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February 14, 2011
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The College Board has grown somnolent and secretive in recent years, raking in huge sums (though it's officially nonprofit) from fees paid to take its well-known tests (APs and SATs above all, as well as sundry other services, such as an online system for matching kids with colleges), while neglecting its social mission, playing little role in the ed-reform wars, and blocking outside researchers from its trove of valuable data. (It much prefers to spin the test results itself.) Enter David Coleman, one of the brighter (and younger) stars in the ed-reform firmament, a major author (and booster) of the Common Core standards, and a passionate, energetic, strong-willed, and persuasive fellow. In October, he'll take the helm of the College Board and, because he can be counted upon to do what he says he's going to do, we can anticipate that "over the next few years, the main thing on the College Board’s agenda is to deliver its social mission. The College Board is not just about measuring and testing, but designing high-quality curriculum.” A worthy change, a smart and timely move, a swell use of the College Board's vast resources, and, potentially, a hefty boost to America's quest to see that its educators have the wherewithal to teach things worth learning. The College Board already contains the means of determining whether the kids have learned it—and considerable capacity to incentivize them to do so.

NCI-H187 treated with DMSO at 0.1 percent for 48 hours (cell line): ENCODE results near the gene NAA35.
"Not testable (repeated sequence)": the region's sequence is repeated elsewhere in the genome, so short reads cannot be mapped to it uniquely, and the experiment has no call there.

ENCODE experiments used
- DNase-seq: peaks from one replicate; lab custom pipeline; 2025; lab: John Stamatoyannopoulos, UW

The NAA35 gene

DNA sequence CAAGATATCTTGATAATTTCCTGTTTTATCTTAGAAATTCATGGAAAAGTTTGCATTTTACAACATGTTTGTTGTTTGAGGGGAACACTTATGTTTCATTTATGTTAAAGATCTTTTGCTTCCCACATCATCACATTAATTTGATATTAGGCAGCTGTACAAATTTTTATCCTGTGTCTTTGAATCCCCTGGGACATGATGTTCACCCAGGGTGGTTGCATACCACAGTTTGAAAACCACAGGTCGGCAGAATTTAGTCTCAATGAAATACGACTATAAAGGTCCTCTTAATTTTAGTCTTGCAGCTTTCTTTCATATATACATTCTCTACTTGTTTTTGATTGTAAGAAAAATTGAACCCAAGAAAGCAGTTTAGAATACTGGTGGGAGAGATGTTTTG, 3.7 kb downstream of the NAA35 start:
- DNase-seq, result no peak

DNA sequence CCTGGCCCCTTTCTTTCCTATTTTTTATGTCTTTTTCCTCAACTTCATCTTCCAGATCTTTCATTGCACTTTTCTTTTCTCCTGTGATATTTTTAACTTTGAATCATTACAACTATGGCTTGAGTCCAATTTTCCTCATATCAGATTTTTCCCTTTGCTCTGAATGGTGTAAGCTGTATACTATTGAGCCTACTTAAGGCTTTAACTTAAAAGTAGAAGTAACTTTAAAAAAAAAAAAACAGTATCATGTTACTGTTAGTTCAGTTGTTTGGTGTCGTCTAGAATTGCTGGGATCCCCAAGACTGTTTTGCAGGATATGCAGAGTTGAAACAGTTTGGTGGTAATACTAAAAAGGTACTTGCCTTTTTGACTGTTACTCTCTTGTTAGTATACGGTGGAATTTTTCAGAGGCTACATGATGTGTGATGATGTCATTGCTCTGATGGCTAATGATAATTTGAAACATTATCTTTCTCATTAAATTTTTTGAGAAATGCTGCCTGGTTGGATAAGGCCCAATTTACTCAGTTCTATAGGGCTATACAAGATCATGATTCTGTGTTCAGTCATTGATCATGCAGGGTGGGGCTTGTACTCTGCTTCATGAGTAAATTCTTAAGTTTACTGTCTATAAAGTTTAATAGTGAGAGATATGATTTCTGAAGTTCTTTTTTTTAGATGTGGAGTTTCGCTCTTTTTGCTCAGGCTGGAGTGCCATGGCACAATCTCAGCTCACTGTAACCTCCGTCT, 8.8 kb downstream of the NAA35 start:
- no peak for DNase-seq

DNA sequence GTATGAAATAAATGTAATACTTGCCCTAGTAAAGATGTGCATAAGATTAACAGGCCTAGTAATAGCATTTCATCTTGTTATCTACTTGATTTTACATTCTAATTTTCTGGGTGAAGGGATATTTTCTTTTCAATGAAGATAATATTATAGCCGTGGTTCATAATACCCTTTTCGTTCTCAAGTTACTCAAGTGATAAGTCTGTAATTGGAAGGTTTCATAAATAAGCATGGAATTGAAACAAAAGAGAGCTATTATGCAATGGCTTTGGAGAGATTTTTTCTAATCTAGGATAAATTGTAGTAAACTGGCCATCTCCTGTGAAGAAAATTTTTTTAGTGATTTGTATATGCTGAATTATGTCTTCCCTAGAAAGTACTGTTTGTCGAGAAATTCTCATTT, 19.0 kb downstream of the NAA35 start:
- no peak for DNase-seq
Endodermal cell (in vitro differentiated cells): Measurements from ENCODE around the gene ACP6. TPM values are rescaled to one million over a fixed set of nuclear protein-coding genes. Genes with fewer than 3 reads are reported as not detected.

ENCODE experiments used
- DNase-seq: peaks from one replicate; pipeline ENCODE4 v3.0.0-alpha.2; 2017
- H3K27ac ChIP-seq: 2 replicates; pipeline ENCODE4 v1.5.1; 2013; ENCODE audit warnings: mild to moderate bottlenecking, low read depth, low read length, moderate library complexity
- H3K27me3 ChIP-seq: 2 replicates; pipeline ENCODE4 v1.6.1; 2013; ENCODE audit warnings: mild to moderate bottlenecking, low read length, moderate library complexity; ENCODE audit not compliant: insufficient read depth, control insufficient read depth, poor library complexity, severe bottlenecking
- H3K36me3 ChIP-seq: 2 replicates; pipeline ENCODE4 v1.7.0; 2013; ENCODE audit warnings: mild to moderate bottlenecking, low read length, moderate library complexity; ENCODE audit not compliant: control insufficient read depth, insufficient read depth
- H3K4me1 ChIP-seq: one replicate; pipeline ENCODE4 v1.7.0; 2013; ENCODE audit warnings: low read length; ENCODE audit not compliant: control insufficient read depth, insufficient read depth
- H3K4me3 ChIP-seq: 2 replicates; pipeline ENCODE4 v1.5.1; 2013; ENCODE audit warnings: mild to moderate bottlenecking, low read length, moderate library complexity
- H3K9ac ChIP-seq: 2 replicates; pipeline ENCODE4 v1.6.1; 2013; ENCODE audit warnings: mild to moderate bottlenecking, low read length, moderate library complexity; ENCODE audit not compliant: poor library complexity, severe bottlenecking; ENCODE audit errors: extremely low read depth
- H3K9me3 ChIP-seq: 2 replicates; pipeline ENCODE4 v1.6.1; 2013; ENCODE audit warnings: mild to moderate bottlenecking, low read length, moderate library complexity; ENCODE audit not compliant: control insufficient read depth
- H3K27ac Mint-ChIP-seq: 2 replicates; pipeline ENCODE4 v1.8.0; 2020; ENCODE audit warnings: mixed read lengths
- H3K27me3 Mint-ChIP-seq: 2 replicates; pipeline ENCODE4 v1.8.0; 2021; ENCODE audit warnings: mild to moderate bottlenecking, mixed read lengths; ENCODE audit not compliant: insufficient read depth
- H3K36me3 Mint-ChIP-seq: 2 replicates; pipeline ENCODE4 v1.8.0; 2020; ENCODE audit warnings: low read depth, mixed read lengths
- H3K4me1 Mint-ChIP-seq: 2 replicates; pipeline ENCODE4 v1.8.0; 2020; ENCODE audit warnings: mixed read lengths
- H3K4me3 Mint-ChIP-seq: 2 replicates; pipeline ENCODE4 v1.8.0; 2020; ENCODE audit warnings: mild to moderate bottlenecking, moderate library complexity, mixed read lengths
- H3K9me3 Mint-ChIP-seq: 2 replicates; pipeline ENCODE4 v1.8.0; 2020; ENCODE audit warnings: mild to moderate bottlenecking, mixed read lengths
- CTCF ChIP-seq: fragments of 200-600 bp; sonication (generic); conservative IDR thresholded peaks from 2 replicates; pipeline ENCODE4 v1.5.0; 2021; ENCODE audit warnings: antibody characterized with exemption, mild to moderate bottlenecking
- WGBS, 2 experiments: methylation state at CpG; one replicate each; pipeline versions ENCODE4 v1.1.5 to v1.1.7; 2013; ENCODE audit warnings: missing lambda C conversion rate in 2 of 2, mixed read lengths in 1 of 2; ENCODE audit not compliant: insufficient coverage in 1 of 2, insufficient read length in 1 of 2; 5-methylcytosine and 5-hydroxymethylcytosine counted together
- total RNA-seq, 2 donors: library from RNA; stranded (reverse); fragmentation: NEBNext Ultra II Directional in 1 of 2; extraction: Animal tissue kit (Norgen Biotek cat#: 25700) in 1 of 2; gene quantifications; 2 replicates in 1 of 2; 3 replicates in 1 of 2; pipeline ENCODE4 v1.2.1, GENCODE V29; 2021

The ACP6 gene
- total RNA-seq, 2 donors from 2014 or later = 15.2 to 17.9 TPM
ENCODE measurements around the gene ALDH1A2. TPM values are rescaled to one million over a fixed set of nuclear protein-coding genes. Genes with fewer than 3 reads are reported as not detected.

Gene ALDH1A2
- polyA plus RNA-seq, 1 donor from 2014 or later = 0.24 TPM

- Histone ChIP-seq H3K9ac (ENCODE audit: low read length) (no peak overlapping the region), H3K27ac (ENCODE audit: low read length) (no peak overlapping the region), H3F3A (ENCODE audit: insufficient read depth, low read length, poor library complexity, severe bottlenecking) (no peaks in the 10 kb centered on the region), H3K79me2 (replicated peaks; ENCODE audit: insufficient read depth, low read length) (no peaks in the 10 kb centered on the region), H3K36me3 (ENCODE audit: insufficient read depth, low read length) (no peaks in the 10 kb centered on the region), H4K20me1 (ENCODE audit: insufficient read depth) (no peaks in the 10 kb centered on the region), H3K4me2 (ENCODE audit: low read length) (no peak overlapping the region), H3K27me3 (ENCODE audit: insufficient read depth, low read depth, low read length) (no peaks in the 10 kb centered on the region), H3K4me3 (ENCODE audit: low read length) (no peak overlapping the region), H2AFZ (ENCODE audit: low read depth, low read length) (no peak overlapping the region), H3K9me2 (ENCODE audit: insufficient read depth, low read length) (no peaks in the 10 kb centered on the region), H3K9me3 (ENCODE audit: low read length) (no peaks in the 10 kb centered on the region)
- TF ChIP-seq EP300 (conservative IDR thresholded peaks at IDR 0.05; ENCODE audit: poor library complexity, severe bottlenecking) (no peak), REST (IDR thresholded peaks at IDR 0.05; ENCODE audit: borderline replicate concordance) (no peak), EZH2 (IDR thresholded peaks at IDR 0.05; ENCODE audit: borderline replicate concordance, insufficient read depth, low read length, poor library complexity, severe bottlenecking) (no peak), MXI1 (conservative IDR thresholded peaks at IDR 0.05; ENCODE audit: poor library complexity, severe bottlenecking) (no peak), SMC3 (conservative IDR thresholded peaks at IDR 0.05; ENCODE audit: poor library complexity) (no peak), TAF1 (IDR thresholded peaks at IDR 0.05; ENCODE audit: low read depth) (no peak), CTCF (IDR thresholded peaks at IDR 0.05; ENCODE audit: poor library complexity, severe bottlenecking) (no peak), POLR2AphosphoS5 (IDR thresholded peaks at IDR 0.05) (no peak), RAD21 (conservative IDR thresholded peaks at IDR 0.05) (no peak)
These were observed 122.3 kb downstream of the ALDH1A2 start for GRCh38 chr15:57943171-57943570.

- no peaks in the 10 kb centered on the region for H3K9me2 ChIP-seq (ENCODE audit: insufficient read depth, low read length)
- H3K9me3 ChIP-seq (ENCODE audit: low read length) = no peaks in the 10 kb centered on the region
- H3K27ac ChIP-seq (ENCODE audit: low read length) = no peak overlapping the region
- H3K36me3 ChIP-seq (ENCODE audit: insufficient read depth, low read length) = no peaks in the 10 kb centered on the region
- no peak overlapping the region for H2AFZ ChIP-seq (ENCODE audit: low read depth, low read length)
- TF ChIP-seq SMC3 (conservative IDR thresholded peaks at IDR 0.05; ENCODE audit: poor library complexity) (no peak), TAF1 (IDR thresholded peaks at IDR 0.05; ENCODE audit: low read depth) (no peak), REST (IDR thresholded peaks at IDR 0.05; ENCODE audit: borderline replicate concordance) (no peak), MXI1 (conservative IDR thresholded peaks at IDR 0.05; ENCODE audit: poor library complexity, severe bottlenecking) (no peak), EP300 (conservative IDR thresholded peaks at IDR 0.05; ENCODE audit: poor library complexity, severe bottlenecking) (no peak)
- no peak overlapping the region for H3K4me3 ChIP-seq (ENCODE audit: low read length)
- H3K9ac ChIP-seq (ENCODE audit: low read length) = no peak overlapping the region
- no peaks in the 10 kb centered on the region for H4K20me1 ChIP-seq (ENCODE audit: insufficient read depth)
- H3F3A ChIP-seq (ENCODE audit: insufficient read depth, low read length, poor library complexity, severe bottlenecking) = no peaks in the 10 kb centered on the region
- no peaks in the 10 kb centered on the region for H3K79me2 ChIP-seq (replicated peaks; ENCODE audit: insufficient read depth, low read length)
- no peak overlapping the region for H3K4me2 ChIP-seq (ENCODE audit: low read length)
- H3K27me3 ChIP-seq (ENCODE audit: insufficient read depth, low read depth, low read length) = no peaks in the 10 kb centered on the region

“Backer of Common Core School Curriculum Is Chosen to Lead College Board,” by Tamar Lewin, New York Times, May 16, 2012.